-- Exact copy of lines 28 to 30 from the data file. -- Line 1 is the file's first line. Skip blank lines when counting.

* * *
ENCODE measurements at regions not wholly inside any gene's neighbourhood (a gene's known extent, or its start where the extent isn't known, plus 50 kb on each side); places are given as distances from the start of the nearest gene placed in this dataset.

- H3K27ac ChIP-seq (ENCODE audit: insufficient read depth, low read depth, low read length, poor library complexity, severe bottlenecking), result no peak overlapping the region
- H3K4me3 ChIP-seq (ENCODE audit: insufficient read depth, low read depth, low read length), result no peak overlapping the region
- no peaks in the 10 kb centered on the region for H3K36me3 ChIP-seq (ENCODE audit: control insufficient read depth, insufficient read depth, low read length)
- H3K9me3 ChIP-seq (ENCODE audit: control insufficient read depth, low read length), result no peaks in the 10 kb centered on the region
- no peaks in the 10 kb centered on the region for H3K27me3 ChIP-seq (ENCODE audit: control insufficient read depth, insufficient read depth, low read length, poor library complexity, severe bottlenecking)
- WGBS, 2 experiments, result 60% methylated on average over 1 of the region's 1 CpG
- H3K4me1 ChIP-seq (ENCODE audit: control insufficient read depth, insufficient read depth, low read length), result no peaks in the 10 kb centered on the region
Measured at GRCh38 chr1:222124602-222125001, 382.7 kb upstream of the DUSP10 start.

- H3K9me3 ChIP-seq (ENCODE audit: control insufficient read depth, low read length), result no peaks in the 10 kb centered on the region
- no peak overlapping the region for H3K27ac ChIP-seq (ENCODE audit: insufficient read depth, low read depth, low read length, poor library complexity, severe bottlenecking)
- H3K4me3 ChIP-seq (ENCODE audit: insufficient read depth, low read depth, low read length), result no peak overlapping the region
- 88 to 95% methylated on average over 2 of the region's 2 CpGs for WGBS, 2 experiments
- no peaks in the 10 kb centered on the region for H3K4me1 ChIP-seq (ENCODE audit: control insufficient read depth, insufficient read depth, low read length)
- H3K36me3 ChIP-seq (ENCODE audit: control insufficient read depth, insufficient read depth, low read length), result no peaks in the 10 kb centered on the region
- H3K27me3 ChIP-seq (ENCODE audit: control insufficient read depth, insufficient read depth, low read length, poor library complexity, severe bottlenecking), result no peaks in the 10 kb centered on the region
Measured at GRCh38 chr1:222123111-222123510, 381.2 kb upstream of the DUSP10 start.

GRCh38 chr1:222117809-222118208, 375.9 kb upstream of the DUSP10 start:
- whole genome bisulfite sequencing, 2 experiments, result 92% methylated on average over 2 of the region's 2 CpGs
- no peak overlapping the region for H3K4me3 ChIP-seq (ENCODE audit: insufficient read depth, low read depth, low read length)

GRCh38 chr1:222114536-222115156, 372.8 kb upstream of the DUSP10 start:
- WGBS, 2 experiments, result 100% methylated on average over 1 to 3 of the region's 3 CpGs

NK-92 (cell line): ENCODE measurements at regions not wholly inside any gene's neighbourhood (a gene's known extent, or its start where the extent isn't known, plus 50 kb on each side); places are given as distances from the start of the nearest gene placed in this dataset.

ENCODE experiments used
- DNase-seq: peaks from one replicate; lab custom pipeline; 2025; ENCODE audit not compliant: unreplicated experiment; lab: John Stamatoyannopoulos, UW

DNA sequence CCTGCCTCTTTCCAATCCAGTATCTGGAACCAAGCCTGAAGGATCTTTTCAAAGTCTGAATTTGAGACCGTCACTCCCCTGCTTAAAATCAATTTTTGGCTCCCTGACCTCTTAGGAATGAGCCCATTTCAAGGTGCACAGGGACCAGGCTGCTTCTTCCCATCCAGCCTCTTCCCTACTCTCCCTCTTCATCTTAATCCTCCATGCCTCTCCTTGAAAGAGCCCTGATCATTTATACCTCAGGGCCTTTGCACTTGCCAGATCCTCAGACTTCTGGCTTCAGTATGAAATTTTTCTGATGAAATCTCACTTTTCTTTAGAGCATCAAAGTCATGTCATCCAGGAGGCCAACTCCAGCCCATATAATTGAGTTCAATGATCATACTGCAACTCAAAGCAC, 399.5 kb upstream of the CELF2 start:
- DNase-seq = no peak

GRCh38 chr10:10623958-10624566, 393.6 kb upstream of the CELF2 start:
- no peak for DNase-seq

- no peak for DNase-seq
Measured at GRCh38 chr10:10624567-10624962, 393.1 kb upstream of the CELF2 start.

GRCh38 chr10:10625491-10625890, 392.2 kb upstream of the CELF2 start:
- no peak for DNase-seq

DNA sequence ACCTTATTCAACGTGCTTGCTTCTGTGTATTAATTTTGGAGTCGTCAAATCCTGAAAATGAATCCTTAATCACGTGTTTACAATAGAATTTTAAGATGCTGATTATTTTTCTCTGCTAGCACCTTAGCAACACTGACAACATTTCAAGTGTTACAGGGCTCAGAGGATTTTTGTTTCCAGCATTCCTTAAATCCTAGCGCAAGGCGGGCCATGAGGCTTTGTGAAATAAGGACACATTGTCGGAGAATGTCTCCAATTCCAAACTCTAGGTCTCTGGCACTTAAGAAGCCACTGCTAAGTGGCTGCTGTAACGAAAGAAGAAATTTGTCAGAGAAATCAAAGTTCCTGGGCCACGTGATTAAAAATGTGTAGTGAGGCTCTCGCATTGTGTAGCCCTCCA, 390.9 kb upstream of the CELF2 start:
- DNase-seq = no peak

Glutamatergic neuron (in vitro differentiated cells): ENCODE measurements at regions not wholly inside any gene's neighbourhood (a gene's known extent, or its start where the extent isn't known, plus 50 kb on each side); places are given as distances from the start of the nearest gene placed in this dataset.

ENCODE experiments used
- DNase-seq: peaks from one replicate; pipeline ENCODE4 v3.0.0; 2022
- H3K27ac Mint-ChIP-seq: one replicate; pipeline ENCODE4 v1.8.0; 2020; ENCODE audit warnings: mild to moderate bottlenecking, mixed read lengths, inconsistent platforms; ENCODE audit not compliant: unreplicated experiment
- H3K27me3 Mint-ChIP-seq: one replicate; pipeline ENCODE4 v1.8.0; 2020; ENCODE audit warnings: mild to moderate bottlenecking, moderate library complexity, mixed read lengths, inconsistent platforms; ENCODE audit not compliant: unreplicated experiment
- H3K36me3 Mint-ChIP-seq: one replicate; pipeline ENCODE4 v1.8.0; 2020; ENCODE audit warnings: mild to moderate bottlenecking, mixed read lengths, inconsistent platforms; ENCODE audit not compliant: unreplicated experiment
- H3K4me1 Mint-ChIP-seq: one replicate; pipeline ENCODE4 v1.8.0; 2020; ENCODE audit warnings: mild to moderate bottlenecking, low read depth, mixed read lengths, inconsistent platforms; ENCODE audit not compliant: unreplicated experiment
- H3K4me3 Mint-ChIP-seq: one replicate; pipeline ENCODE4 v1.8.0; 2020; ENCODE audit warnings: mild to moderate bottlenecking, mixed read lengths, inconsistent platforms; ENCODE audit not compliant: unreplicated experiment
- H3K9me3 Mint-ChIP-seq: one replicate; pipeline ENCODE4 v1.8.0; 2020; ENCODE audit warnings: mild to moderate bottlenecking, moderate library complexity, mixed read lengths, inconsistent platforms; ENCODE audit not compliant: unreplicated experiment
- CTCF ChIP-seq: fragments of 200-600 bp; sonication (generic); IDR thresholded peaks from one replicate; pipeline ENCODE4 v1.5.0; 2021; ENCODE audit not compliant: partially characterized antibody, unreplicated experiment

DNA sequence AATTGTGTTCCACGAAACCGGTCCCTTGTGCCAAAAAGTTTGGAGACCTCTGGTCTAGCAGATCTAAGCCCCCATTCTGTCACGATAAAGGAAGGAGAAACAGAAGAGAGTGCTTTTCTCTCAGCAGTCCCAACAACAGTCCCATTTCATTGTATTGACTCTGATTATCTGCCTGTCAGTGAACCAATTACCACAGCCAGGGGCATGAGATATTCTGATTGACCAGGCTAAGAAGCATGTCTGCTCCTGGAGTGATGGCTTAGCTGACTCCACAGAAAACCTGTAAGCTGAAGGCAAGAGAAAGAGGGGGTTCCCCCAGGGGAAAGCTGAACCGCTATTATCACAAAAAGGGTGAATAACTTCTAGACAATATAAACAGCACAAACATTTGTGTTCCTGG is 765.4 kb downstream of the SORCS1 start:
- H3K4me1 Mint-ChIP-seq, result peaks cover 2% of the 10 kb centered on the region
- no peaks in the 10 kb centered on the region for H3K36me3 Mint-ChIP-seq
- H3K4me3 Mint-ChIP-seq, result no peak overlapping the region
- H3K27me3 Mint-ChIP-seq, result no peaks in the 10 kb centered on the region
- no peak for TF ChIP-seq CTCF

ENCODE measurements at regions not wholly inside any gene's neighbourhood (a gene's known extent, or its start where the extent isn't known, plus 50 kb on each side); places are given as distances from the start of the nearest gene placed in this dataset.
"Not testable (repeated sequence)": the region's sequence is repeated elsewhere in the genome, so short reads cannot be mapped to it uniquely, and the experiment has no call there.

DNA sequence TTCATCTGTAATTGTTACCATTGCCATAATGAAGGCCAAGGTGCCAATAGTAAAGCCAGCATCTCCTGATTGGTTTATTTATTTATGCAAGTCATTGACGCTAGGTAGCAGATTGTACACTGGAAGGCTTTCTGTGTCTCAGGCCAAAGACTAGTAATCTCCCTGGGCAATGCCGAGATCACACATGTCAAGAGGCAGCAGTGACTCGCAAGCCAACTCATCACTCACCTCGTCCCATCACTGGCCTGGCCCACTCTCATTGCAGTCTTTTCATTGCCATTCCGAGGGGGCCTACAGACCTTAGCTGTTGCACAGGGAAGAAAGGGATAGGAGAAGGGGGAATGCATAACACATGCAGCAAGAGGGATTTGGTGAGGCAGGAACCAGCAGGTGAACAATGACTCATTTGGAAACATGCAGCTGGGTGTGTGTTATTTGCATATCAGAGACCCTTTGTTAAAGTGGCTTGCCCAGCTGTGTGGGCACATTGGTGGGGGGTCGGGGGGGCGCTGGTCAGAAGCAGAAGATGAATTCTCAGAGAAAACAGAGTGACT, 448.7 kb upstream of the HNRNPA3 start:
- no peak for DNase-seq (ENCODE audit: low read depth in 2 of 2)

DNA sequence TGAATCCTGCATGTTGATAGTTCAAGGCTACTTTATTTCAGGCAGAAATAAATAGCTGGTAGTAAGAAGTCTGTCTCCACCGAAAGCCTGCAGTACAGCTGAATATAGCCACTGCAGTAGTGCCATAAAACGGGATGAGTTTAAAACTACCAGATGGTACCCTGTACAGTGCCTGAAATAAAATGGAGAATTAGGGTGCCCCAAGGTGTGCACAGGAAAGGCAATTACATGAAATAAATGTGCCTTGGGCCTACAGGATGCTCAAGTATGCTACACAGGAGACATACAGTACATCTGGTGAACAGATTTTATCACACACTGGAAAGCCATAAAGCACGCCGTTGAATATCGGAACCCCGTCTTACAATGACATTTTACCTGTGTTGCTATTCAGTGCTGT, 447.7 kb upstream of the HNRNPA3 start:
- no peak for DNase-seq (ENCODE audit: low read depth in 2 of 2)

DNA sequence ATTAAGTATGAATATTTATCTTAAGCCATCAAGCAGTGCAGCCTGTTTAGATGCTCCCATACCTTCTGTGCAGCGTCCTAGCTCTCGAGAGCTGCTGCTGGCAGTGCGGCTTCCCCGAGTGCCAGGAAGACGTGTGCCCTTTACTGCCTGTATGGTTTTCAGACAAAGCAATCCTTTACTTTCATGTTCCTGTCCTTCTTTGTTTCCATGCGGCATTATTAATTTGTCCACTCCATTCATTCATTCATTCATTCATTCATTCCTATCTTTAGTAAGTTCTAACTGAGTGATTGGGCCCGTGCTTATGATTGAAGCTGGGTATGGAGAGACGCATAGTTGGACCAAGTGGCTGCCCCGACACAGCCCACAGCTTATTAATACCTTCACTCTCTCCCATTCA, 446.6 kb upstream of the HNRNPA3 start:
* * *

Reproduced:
GRCh38 chr10:10623958-10624566, 393.6 kb upstream of the CELF2 start:
- no peak for DNase-seq

- no peak for DNase-seq